• Mount VVol datastores and provisions protocol endpoints
  • Create unmanaged VVol FlashArray snapshot of a VVol-based virtual disk
  • Import any VVol and VVol snapshot (which are respectively FlashArray volumes and FlashArray snapshots) to any other VM
  • Overwrite any VVol from a source VVol or snapshot on the same array on the same or different VM. Uses purevol copy, so it is basically instant
  • VVol undelete. If you accidentally deleted a VVol-based virtual disk, we can automatically re-add it back in the plugin
  • Virtual disk to VVol correlation–a new screen showing the VM’s details

Stay tuned for a lot more on the VVol stuff!

Other enhancements

There have been quite a few usability improvements, bug fixes etc. Most not quite worth writing here, but one that I like is the quick-click button in the home drop down to quickly get to the plugin configuration screen:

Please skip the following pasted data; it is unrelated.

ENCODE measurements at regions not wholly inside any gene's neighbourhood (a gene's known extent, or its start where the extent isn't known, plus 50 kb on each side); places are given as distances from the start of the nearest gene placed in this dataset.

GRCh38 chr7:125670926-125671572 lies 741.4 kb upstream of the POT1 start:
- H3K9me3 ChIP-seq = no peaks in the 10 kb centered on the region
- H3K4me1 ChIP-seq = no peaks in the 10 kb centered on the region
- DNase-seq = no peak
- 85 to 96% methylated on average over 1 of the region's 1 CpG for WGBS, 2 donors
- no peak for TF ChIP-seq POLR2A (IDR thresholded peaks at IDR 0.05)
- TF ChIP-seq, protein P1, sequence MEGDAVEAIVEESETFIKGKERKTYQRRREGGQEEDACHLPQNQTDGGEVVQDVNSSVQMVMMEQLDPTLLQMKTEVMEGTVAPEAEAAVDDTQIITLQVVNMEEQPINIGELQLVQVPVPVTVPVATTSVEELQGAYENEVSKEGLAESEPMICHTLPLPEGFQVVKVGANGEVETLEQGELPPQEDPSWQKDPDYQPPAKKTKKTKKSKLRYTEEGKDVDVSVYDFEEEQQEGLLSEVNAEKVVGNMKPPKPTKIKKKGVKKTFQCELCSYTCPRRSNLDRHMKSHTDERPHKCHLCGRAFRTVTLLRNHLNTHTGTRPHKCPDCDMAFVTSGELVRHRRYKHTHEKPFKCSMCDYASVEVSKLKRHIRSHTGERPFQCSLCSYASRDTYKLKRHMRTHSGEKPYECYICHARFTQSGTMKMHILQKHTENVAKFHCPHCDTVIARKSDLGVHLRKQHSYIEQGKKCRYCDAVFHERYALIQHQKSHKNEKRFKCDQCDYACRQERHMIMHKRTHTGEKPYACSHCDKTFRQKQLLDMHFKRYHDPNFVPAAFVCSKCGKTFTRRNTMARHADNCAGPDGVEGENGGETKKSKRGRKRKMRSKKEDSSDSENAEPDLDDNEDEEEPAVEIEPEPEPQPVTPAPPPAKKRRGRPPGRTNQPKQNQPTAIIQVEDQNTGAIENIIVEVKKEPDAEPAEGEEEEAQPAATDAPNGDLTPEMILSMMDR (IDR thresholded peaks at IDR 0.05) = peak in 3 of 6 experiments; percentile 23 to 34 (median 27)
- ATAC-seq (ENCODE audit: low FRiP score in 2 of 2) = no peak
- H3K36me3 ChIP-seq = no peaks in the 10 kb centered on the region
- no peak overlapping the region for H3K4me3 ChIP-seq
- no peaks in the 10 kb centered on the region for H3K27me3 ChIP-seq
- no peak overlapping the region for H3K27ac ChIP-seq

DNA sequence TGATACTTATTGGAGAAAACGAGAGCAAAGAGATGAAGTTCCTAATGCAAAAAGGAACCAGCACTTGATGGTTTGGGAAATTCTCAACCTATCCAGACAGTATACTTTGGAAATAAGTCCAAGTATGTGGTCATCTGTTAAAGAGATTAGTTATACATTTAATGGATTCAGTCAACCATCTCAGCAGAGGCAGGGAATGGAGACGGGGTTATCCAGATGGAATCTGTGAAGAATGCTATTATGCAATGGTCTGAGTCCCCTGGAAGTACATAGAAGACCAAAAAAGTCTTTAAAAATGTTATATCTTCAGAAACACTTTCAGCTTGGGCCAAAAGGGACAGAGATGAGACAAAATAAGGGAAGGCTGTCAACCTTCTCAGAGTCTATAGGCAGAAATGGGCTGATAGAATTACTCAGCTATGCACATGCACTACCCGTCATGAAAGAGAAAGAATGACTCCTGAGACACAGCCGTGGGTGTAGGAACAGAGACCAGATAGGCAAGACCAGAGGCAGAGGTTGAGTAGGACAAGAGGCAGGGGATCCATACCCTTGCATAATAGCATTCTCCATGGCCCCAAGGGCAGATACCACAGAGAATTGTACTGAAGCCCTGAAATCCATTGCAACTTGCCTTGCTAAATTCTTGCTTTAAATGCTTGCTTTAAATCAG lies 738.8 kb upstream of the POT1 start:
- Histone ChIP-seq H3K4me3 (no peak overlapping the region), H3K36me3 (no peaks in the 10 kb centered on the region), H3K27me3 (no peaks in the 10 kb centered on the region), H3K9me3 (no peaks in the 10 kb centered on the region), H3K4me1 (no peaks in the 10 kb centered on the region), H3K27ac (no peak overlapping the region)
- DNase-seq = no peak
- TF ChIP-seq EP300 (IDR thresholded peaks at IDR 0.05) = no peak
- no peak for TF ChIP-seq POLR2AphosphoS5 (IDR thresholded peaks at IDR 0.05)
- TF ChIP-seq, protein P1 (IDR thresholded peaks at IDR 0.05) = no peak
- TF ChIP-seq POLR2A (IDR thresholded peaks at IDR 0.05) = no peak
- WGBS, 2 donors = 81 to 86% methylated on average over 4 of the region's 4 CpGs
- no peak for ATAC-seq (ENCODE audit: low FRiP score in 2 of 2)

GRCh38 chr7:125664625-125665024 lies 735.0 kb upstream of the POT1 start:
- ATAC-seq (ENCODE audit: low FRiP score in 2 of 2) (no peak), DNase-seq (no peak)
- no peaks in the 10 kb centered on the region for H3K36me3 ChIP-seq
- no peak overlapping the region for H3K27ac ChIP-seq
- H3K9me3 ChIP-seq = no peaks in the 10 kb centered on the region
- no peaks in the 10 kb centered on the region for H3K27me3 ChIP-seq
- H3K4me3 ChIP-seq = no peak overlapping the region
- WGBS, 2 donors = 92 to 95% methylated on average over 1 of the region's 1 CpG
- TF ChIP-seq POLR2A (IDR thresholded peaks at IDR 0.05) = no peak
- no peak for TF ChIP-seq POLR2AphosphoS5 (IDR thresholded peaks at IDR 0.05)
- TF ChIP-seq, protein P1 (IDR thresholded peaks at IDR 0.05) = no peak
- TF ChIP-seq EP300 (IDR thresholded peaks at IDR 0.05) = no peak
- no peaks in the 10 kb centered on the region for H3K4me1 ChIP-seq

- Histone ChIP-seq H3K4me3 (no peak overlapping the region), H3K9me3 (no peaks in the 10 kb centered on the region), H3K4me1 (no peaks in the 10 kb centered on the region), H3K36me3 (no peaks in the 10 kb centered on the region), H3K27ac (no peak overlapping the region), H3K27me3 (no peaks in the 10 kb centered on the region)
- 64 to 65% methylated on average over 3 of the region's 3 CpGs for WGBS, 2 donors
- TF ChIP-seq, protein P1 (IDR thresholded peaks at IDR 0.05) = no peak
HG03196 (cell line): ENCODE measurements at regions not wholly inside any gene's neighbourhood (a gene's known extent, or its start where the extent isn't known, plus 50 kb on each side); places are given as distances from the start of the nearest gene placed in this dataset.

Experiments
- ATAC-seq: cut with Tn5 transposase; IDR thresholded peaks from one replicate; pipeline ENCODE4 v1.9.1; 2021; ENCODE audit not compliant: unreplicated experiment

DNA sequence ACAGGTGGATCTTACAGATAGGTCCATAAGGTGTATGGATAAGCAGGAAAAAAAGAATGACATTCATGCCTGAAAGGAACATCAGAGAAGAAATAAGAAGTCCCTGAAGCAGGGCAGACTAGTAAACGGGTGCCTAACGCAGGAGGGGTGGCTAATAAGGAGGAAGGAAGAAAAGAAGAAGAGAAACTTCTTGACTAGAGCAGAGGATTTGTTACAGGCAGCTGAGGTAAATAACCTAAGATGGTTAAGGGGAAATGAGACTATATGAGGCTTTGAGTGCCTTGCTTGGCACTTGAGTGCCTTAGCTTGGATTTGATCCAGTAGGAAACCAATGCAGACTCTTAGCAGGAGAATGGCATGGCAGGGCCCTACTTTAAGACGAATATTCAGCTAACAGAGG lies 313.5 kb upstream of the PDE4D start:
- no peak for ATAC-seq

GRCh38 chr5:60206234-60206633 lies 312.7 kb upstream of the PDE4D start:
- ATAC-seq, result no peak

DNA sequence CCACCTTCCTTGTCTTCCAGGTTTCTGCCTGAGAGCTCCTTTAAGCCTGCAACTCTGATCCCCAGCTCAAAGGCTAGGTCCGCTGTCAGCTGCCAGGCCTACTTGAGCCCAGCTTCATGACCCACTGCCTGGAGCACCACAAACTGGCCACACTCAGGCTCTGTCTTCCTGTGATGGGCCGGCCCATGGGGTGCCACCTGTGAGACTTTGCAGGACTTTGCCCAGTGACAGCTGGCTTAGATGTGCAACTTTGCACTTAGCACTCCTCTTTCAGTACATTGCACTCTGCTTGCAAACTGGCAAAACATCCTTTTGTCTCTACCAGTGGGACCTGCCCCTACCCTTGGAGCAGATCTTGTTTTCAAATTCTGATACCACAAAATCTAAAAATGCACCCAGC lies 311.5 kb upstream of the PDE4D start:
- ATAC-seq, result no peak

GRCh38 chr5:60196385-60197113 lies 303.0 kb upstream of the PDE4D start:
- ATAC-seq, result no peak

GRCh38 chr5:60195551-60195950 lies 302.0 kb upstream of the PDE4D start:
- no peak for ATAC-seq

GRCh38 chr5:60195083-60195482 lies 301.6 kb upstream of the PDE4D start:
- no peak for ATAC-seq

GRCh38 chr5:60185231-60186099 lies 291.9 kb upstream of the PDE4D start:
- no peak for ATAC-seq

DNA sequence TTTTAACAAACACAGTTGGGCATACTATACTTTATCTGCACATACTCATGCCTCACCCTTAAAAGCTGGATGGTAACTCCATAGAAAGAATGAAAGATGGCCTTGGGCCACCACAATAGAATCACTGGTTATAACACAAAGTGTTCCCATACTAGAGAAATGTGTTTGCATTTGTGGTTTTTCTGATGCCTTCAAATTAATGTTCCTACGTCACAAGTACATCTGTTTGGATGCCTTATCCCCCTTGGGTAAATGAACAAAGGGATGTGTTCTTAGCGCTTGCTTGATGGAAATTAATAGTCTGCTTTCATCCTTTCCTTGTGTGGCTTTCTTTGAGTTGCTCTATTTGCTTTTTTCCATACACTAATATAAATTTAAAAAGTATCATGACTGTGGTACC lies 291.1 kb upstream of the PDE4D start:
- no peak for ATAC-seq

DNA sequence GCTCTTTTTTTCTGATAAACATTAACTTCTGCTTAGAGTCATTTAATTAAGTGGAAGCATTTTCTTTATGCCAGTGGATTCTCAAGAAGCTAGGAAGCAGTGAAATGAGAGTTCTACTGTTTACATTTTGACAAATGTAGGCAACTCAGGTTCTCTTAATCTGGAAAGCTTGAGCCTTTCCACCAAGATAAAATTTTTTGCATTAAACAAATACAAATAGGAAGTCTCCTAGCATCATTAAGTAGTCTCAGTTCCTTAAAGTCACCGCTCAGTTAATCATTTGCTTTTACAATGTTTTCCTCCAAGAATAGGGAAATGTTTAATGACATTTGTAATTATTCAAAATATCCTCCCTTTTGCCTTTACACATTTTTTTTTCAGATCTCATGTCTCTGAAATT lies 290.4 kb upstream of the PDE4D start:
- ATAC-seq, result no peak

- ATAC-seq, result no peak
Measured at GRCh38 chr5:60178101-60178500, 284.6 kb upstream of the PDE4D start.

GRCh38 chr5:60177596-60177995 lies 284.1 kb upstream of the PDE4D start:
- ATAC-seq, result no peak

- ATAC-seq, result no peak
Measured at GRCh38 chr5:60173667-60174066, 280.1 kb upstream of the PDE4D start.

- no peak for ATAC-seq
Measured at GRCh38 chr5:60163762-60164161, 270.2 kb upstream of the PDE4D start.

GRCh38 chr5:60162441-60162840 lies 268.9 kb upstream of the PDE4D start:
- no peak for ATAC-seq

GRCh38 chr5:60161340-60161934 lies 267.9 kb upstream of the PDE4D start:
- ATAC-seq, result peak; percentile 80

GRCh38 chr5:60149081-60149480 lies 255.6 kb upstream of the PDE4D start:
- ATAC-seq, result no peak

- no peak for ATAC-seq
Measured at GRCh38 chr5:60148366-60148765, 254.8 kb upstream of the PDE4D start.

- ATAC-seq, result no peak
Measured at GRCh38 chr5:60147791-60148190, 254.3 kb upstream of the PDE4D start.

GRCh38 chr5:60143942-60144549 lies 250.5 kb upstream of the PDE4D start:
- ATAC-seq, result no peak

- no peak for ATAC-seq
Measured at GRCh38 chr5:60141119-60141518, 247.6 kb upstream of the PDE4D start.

And as with all plugin features, if you want to use RBAC you can enable/disable features for users as needed with vCenter permissions we add during plugin install:

4 Replies to “FlashArray 3.0 Plugin for the vSphere Web Client”

    1. Nah, we set it to higher than 5 to make sure controller failovers don’t cause iSCSI connection drops which 95% of them take less than a few seconds and basically 100% take under 30. So there is not a need to make it higher, but it is perfectly fine to do so. Many other vendors recommend 60, which is fine too.

  1. “This will be our last release of the plugin for the flash/flex-based vSphere Web Client. All new features and versions will be solely for the HTML-5 interface after this release. Look for HTML-5 support releases to begin in 2018.” – Does this mean 3.1 supports HTML5? I didn’t see it in the release notes. Or are we waiting on 4.0 for HTML5?

    1. The 3.1 release of the plugin was essentially a patch version in order to support vSphere 6.7 where there were some API changes we needed to update the plugin for. We decided to increase the 3.0 to 3.1 instead of a minor release to make it easier to say “for vSphere 6.7 use plugin 3.1”. The next feature major release will be for HTML-5–it is currently being worked on and will be in beta fairly soon.